7. IT'S HOME TO ONE OF ONLY A FEW ACTIVE CEMETERIES LOCATED IN A NATIONAL PARK.

Grand Lake Cemetery, established in 1892, 23 years before the park was dedicated, is located just within park boundaries. 

8. BIGHORN SHEEP ARE THE SYMBOL OF THE PARK.

Bighorn sheep, the largest wild sheep in North America, are both the symbol of the national park and for all of Colorado Parks & Wildlife, because of their distinct presence in the state. Though the population declined due to disease in the early 20th century, Rocky Mountain National Park is currently home to approximately 300 to 400 bighorn sheep. Visitors are most likely to spot a few between late May and June.

9. THE PARK’S FIRST PAYING GUEST WAS A LONGTIME FAN.

Abner Sprague, a 19th century homesteader and pioneer, was the first person to pay $3 for park admission in 1939. Sprague had a long history with the area: he homesteaded in Moraine Park in 1874, owned and operated a dude ranch on what would become park grounds, and named several natural features within the park. Sprague Lake is named after him. Today, visitors on foot or bicycle pay $10 per person and those in vehicles pay $20 for a seven-day pass.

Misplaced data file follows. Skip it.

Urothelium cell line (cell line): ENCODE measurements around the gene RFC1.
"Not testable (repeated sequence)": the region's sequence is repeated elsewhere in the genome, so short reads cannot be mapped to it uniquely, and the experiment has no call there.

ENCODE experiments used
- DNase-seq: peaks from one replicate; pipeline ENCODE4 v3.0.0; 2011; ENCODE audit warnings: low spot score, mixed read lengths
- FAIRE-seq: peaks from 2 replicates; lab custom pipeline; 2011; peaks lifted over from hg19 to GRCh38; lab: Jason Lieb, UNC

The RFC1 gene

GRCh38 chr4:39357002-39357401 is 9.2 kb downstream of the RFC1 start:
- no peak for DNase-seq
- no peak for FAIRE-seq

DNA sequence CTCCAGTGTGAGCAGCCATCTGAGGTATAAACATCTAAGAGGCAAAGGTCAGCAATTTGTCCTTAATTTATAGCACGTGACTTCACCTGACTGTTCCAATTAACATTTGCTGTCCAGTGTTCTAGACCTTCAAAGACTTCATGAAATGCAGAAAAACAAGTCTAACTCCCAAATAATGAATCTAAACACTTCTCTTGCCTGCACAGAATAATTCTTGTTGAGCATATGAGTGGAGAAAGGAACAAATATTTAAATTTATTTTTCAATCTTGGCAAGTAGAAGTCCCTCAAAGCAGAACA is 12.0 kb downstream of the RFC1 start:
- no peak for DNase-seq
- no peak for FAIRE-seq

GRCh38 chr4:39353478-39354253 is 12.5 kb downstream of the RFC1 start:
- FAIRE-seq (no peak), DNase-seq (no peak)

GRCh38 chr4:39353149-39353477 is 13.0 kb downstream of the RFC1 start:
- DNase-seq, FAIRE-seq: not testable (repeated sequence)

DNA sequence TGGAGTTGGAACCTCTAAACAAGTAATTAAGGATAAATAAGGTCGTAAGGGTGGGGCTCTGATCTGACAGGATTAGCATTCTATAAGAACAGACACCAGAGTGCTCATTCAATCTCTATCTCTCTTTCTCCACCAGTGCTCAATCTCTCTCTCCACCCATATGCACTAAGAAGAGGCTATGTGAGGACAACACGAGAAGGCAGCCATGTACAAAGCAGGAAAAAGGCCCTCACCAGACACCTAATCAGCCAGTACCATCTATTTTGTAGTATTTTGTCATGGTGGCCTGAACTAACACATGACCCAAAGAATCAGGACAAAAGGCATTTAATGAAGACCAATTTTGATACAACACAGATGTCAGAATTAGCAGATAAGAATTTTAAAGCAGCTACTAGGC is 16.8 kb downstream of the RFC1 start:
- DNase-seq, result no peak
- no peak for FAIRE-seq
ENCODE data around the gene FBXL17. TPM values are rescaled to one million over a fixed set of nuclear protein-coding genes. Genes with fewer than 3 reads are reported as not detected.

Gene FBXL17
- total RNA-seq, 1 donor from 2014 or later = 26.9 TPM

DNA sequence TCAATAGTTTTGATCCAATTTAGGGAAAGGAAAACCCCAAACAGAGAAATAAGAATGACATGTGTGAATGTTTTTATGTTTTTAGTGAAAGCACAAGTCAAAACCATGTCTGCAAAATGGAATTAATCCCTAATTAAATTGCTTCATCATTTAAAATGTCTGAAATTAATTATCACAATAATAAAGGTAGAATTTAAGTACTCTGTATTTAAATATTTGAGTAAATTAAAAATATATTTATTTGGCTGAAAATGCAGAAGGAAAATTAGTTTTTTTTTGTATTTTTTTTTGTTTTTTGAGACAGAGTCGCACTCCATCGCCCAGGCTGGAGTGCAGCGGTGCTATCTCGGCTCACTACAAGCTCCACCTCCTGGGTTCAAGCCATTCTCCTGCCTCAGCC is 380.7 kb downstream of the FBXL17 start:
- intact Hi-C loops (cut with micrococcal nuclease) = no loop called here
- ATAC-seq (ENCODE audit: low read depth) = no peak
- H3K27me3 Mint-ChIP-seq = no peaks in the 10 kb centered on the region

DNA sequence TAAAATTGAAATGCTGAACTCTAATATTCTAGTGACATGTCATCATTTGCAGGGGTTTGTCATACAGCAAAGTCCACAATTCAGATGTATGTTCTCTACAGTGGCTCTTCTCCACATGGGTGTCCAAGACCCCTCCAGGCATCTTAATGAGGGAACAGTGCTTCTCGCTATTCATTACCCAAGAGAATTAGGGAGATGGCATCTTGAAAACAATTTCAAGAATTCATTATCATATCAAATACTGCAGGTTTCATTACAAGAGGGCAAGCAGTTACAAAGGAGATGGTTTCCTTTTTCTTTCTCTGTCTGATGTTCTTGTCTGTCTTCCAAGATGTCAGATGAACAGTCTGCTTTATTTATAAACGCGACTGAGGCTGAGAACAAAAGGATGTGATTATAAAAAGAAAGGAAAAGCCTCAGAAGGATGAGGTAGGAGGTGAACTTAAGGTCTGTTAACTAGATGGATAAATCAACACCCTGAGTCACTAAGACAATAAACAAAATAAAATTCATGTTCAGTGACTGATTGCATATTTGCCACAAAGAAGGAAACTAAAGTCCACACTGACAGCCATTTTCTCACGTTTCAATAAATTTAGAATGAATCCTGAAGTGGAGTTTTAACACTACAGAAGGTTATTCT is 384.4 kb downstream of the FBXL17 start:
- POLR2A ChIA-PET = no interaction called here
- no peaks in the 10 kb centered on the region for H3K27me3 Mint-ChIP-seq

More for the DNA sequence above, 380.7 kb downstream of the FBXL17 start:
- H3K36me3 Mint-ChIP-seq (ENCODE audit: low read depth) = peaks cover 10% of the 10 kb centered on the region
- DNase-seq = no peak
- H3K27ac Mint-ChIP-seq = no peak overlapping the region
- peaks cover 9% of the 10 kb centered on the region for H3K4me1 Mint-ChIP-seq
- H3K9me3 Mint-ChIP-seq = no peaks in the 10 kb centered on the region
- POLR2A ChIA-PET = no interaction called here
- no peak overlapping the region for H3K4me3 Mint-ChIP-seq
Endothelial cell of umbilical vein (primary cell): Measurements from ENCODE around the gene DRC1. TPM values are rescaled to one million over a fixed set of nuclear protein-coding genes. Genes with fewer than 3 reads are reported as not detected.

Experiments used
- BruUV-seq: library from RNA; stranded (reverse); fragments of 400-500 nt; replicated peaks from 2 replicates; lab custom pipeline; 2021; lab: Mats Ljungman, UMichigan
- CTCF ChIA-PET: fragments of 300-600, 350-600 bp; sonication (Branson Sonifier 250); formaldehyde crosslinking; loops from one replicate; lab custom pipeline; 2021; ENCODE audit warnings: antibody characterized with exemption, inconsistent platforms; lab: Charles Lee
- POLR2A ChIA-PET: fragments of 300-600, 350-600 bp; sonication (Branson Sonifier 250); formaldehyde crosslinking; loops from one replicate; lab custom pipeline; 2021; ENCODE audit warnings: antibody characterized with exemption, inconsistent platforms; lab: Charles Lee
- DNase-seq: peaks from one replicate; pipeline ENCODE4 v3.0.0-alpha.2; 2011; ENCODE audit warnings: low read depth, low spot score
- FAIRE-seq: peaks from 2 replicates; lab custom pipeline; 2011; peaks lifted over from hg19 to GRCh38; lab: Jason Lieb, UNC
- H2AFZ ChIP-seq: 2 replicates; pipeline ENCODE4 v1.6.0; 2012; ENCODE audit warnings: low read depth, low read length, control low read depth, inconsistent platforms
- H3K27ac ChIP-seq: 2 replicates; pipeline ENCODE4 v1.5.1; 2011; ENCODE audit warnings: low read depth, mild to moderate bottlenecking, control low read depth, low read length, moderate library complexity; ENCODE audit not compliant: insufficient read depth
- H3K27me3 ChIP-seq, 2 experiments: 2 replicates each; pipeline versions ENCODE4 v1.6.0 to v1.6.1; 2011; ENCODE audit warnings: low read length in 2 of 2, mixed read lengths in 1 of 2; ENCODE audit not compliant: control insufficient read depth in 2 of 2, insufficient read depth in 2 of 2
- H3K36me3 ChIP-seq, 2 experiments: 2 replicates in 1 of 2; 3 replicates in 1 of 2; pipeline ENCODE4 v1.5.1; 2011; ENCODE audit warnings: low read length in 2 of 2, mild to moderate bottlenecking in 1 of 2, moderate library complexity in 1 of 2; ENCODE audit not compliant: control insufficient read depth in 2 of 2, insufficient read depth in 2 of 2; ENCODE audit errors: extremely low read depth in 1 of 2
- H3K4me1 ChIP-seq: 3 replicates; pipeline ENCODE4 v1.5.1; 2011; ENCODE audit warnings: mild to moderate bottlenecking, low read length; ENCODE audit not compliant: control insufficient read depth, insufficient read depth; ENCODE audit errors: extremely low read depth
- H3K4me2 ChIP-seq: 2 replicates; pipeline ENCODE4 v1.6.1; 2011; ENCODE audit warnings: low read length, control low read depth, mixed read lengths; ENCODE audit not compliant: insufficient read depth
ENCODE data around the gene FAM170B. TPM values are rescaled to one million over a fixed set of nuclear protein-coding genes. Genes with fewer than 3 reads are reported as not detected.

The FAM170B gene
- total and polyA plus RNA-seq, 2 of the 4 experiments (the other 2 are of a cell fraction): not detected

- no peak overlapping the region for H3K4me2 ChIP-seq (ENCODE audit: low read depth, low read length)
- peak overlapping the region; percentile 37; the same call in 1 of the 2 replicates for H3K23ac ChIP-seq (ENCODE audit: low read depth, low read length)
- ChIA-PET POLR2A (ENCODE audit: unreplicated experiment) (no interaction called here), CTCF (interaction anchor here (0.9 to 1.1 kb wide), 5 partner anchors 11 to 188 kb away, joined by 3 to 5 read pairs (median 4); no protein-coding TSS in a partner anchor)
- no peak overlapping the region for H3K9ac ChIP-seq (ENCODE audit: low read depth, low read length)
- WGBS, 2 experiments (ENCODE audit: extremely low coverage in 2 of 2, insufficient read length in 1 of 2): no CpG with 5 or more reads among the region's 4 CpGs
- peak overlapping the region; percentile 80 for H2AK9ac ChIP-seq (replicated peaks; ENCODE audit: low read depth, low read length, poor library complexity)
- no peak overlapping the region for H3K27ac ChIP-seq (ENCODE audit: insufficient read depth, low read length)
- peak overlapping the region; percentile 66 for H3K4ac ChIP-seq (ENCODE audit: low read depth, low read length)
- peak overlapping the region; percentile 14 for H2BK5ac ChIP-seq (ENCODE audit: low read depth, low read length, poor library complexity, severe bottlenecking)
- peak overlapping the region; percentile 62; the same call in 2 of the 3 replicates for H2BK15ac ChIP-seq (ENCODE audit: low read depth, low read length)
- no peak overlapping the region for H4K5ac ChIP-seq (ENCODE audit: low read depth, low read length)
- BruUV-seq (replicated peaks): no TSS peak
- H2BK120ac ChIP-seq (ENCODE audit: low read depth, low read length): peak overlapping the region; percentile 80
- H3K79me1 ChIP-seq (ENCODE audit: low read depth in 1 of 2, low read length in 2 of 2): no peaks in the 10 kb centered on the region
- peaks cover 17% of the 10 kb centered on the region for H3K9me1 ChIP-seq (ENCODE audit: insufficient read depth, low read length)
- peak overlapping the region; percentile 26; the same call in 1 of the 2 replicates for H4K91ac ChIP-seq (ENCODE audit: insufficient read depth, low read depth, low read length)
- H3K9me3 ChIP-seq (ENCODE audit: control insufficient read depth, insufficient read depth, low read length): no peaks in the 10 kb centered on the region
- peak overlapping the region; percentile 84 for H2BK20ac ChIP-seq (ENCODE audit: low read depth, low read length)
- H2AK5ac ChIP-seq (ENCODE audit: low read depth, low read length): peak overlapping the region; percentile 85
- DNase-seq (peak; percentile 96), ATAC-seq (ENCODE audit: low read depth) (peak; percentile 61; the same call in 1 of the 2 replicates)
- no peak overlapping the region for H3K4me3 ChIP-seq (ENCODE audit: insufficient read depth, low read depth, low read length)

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How Many of the World's 20 Most Popular Museums Have You Visited?
Mike Hewitt, Getty Images
Mike Hewitt, Getty Images

If you went to the Louvre last year, you're in the company of 8.1 million people. According to the latest Museum Index from the Themed Entertainment Association [PDF], the Paris institution was the world's most-visited museum in 2017—an honor it hasn't earned since 2015.

Attendance at the Louvre went up 9.5 percent from 7.4 million visitors to 8.1 million between 2016 and 2017. The National Museum of China in Beijing, 2016's most popular museum attraction, also saw a significant 6.8 percent boost in traffic last year from 6.5 million to 8 million guests‚ landing in the No.2 spot. Two U.S. museums, the National Air and Space Museum in Washington D.C. and the Metropolitan Museum of Art in New York, are tied for the third slot with 7 million visitors each, and the Vatican Museums rank fifth with a 2017 attendance of 6.4 million.

The Louvre's impressive attendance numbers look much different than they did in the year following the Paris terror attacks of November 2015. The number of tourists traveling to the French capital dropped by 1.5 million in 2016, and the Louvre alone saw a 1.3 million decrease in visitors. The city has since rebounded, and in the middle of 2017 tourism to Paris was greater than it had been in a decade.

Museums around the world saw more people coming through their doors overall last year, with an attendance boost of 0.2 percent from 2016 to 2017. The museums with the biggest spikes were the Victoria & Albert Museum in London with 25.4 percent and the National Gallery of Art in Washington D.C with 22.8 percent. Though the museum didn't make the top 20 list, the opening of the National Museum of African American History and Culture in D.C. last year helped contribute to the 3 percent increase in museum traffic in North America.